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Shown in the images below I have designed a small stainless steel apparatus with accompanying hollow metal cylinders ontop.

enter image description here enter image description here

I'm looking into larger quantity production and simply CNC'ing these would be cost prohibitive. I was thinking that pressing the steel into shape would be more cost effective, but I'm unsure how I'd go about adhering the hollow pipes to the top side. Would I do some type of welding to get these on with a solid airtight connection all the way around?

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  • $\begingroup$ What are your dimensions and can you compromise to use standard pipe components (section of pipe, flange, bell bottom (I think the end is called)), then weld. $\endgroup$ – mart May 31 '18 at 21:09
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    $\begingroup$ How to manufacture this part shouldn’t be your question - How to manufacture a part that fulfills your requirements (which we don’t know) is more important... $\endgroup$ – Jonathan R Swift May 31 '18 at 22:13
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    $\begingroup$ The right answer also depends on how many you plan to make. The best way to make ten is almost certainly not the best way to make ten thousand or ten million. $\endgroup$ – Mark May 31 '18 at 22:25
  • $\begingroup$ no, standard parts will not do. The only requirement is that it must be air tight. So how would I go about adhering these tubes to the part? What type of welding would I use? $\endgroup$ – Sam W Jun 1 '18 at 0:30
  • $\begingroup$ @SamW did you read Mark’s comment - how many do you need to make? There are different approaches... $\endgroup$ – Solar Mike Jun 1 '18 at 5:36
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The tooling to make part-specific press dies is going to be very expensive to set up, especially for stainless steel and I suspect that you would have to modify the design somewhat to make it a viable pressing.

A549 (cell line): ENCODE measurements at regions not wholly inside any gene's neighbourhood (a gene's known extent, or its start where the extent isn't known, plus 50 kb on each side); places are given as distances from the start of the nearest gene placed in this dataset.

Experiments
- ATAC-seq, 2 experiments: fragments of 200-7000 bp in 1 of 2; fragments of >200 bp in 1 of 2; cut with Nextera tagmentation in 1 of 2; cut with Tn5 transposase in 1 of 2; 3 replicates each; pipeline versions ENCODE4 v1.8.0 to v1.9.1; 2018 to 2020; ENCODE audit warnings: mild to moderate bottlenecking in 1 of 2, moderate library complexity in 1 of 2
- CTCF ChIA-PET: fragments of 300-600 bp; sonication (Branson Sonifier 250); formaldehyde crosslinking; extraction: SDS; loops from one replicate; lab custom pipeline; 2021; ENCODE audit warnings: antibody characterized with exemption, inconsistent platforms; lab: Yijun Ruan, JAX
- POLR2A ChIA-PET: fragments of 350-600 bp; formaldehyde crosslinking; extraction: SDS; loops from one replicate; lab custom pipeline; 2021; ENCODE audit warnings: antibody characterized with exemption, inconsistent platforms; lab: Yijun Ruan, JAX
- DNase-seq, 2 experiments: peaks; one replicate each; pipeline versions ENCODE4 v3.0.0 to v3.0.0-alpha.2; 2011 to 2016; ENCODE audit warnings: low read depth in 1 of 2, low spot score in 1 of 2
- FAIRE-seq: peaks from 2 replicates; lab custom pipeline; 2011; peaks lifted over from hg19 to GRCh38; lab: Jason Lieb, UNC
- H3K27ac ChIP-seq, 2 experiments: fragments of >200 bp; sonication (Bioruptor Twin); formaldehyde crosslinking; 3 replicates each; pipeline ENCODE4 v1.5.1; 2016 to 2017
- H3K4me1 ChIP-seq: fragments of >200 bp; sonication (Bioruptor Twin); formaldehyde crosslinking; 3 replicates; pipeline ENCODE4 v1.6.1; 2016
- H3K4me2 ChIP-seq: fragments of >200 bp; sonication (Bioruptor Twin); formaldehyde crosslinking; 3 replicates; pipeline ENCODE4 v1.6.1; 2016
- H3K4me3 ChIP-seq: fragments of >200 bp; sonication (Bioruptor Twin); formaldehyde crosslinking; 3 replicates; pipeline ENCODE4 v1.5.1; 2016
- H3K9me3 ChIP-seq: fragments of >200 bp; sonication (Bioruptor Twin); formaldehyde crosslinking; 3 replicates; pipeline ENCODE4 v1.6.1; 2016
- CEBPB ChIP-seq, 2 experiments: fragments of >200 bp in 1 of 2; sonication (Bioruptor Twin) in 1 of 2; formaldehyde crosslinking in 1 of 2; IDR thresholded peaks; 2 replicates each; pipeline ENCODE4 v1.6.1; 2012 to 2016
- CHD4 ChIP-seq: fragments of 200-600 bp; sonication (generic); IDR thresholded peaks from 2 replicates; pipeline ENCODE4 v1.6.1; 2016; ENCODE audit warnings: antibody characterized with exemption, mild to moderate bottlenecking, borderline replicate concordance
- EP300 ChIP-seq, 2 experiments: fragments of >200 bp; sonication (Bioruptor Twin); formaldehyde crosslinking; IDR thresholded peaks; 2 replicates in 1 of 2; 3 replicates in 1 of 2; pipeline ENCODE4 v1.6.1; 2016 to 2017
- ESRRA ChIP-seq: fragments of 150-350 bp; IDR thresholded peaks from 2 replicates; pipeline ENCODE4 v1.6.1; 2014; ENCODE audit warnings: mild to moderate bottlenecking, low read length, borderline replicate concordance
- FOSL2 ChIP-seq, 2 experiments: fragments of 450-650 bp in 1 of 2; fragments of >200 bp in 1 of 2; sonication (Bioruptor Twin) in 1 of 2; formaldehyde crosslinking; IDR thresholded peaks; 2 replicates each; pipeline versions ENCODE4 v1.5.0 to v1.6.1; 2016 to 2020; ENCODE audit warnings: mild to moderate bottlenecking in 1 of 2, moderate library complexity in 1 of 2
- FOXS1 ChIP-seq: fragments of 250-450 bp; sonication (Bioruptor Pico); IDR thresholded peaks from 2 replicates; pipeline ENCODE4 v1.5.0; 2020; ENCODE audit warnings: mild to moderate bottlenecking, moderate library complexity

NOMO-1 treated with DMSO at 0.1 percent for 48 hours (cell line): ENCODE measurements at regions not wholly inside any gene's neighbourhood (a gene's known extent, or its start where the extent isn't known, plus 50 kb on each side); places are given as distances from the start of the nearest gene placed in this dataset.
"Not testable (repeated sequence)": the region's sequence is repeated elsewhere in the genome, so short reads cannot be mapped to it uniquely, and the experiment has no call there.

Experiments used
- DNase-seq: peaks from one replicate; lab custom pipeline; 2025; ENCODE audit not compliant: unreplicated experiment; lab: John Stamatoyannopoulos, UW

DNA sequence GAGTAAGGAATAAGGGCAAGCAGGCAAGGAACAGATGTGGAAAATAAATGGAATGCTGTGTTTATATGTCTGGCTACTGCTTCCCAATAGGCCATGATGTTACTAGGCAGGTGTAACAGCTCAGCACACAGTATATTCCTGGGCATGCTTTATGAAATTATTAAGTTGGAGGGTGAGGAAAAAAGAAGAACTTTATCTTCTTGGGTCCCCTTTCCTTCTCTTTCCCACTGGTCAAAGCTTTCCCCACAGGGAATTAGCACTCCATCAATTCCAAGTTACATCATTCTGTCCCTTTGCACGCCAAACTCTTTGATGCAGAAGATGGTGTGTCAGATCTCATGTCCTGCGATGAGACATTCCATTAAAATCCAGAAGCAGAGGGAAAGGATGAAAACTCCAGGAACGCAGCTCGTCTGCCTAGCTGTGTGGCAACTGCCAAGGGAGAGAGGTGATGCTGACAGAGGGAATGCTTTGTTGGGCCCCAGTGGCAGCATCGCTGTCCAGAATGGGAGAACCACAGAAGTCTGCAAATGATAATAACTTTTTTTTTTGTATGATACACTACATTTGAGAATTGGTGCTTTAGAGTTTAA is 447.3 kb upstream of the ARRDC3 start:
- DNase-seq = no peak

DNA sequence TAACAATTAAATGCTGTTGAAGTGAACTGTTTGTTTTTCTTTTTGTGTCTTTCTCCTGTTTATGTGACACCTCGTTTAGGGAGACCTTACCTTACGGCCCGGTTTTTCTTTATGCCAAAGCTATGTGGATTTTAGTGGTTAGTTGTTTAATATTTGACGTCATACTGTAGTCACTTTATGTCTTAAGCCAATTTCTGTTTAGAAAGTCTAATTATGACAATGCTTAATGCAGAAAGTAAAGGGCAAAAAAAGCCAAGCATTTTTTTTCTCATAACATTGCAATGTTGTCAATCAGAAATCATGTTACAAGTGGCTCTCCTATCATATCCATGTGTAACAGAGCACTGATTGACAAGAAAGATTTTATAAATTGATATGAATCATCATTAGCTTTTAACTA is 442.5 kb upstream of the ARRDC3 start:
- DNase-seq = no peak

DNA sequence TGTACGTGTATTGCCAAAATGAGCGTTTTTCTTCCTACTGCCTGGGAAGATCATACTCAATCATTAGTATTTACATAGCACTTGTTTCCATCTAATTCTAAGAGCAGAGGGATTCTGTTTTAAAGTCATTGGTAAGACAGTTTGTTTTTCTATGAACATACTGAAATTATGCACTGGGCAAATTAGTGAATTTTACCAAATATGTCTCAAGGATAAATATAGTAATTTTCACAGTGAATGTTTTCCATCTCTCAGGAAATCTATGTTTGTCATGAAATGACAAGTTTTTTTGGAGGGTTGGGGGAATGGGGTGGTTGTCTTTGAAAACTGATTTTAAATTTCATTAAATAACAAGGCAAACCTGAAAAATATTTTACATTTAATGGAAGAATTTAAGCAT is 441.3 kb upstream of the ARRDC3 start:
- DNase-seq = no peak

By far the best solution for anything other than pretty large volumes is going to be having them fabricated.

You might be able to find the main body as an off the shelf pressing otherwise just weld a cap onto a length of tube.

The plate on the base could be laser cut and the tubes on top are just lengths of tube, both of whcih could be TIG welded on.

That is all pretty straightforward. The only slight complication is the rounded shoulder at the top of the main cylinder. The simplest solution would be to just simplify the design to a flat plate cap on the end of a tube. If it absolutely needs the radius then you could get it machined or pressed. It should be simple enough not to be too cost prohibitive. For example a simple dished shape for the cap would be vastly easier to tool than a press die for the whole part.

To expand on what I've said in the comments this looks like a fairly straightforward welding job, especially as the volume would certainly justify making a fairly sophisticated jig but you can let the manufacturer worry about the fine detail.

the only possible issue I can see is that it is a bit tight for space in the gap between the two small tubes it get in to weld it but that doesn't look like a major issue.

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  • $\begingroup$ That is good point and probably optimal cost effective solution optimising cost. It would be a lot of welding. I had thought to make 250 or so of them if they aren't higher temp parts you could solder or braze them maybe even like dip them in a bath of the tin or what ever and then position them all again and reflow them. $\endgroup$ – user10585 Jun 1 '18 at 9:08
  • $\begingroup$ If brazing is acceptable then you might be better off making them in brass or mild steel and having them plated. Having said that 250 units of that in stainless would be by no means a huge job for a fabrication company. $\endgroup$ – Chris Johns Jun 1 '18 at 9:13
  • $\begingroup$ Yeah I think a laser cutter and welding manually is gonna be best solution for most cases and smaller numbers like 250. And agree that stamping is gonna prob have lesser performance compared to a cylindrical welded solution and is only really justified for extremely large mass production type runs. $\endgroup$ – user10585 Jun 1 '18 at 10:42

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